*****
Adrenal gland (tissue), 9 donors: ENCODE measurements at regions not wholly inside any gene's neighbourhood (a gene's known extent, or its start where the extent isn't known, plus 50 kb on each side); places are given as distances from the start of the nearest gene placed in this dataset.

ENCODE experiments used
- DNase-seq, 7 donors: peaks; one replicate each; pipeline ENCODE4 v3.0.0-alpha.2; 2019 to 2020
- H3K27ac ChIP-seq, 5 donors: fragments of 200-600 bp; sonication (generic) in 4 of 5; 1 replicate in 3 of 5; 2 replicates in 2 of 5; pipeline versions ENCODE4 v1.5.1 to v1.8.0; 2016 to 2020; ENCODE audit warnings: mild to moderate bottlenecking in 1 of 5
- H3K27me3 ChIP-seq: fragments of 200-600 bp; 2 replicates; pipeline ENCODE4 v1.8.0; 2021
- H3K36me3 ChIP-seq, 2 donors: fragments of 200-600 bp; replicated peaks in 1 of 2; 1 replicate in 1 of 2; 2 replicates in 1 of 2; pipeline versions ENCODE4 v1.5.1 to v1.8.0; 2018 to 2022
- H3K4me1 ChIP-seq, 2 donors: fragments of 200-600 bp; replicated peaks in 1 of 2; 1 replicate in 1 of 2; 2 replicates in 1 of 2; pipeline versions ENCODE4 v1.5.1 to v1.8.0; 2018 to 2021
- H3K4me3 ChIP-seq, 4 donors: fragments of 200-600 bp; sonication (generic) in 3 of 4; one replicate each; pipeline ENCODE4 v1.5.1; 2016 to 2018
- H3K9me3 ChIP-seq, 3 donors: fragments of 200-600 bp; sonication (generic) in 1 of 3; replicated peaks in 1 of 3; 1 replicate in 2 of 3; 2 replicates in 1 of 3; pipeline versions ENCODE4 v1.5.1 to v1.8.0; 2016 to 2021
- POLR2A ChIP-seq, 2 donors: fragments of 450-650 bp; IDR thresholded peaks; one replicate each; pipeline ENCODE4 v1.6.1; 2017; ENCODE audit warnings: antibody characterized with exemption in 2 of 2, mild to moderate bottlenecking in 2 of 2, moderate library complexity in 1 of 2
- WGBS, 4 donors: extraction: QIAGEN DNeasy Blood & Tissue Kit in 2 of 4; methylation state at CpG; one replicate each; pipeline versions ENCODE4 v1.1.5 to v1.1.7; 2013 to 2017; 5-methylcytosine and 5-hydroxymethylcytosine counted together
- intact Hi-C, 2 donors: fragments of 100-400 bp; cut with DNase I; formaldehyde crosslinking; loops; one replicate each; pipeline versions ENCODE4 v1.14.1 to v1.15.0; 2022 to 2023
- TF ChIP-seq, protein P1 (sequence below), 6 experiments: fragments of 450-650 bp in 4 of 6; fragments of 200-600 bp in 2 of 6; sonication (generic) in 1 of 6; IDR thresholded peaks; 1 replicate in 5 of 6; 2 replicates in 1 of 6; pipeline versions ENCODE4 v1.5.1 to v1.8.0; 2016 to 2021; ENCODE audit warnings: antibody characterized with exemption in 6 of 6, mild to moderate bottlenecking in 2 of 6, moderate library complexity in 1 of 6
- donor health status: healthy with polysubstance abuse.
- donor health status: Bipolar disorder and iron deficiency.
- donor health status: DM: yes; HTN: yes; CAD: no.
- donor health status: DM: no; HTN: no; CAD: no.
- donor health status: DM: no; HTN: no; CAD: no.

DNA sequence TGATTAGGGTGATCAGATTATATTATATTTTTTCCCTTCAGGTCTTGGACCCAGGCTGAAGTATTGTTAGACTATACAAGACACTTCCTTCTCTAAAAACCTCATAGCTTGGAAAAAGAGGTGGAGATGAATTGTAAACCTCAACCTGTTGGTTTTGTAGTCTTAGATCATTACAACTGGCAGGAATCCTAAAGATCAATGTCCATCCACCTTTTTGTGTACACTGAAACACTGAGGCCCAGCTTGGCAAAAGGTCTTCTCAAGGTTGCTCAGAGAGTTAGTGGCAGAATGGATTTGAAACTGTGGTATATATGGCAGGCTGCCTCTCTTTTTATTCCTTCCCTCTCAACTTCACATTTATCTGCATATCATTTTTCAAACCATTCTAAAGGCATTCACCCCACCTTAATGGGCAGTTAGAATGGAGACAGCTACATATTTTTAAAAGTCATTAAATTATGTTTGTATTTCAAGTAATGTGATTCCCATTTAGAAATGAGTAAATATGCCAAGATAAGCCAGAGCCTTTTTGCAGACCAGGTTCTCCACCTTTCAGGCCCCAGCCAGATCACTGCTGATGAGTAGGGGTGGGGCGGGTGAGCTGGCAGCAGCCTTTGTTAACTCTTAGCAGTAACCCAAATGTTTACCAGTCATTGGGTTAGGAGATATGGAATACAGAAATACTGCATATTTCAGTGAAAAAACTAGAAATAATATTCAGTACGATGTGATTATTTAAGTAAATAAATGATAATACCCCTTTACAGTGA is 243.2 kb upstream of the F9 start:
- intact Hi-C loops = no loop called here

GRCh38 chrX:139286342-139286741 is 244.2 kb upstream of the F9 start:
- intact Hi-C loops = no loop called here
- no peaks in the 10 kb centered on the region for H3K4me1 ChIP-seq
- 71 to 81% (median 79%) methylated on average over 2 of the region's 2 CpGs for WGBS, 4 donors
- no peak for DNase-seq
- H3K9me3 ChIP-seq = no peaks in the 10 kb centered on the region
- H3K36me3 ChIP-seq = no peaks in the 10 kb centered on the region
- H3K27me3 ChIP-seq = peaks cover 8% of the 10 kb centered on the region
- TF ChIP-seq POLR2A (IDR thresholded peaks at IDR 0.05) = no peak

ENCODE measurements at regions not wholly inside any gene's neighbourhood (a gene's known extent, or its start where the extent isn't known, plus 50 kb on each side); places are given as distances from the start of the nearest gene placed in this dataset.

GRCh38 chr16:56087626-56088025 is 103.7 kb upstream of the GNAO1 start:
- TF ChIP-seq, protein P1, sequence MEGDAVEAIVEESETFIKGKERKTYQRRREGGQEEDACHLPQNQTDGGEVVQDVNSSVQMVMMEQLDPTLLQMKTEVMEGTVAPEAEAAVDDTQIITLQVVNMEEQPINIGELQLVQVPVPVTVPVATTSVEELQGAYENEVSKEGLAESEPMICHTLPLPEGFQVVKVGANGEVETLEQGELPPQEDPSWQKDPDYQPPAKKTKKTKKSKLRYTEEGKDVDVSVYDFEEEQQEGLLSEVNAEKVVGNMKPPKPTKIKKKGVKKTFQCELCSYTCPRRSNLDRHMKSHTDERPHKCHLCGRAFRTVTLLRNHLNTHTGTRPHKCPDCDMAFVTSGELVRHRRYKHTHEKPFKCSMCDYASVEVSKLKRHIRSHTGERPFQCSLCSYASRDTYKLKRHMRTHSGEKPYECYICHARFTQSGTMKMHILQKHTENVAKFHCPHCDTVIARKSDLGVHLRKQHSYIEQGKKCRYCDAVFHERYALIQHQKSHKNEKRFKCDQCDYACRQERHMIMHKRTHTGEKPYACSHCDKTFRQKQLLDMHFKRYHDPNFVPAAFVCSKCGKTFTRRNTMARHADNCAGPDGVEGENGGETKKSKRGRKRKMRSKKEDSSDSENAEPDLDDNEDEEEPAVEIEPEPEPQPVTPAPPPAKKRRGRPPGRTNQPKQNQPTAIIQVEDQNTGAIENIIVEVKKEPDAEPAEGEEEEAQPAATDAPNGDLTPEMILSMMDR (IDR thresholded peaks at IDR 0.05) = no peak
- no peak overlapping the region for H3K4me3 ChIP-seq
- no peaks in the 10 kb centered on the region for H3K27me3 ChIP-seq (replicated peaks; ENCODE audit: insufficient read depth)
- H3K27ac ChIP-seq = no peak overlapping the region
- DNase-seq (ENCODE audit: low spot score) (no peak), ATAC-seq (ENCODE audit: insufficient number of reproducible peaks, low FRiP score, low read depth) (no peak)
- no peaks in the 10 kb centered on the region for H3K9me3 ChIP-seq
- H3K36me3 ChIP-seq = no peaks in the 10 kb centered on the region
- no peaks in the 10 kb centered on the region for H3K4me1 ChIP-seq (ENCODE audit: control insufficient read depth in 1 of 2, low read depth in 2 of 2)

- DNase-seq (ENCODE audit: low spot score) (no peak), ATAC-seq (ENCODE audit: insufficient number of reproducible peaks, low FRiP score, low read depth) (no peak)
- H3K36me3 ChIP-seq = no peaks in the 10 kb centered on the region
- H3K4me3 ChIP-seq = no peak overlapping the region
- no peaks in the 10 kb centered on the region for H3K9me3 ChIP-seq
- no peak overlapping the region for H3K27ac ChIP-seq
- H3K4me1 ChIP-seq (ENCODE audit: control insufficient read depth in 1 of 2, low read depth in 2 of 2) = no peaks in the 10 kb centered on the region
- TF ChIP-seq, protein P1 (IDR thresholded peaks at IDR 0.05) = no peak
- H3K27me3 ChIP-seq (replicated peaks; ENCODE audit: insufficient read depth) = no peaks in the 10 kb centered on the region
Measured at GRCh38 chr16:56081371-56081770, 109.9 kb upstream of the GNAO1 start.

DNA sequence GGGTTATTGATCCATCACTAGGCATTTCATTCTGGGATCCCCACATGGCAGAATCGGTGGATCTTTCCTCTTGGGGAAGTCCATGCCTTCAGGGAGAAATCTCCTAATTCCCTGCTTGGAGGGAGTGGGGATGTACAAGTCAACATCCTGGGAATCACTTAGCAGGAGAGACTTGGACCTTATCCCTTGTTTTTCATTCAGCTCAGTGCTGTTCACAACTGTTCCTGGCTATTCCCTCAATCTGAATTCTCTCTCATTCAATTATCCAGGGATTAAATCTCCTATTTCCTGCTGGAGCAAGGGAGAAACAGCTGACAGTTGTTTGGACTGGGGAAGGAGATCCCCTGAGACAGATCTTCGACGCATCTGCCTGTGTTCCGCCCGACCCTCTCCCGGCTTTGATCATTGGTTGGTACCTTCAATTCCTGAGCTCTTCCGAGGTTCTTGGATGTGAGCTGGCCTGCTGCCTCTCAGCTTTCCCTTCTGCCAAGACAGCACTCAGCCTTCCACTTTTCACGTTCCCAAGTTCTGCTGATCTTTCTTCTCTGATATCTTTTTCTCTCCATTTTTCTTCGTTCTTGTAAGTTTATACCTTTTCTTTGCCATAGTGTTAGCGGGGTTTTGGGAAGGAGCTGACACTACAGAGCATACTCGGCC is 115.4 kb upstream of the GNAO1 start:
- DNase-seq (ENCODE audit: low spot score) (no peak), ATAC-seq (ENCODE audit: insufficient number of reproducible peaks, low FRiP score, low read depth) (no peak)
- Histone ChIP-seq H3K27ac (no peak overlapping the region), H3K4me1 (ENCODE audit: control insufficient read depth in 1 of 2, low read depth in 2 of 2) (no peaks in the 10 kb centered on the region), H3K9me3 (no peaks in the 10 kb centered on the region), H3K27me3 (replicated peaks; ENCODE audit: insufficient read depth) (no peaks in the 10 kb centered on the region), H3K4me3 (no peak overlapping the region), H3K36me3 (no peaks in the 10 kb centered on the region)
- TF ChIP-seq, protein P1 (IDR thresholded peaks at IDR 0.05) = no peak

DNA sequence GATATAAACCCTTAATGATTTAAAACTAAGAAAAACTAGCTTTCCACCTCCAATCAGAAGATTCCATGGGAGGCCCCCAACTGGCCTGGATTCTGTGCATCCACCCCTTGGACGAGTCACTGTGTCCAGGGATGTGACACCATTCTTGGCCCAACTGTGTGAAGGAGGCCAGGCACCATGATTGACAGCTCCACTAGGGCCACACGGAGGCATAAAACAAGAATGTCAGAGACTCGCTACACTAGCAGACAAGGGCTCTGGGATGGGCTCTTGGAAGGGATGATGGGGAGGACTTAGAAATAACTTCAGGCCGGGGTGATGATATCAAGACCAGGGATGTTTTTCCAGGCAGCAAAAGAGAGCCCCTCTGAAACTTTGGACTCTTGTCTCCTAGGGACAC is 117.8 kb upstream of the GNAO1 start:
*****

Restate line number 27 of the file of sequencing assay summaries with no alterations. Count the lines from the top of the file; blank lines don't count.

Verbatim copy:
- H3K36me3 ChIP-seq = no peaks in the 10 kb centered on the region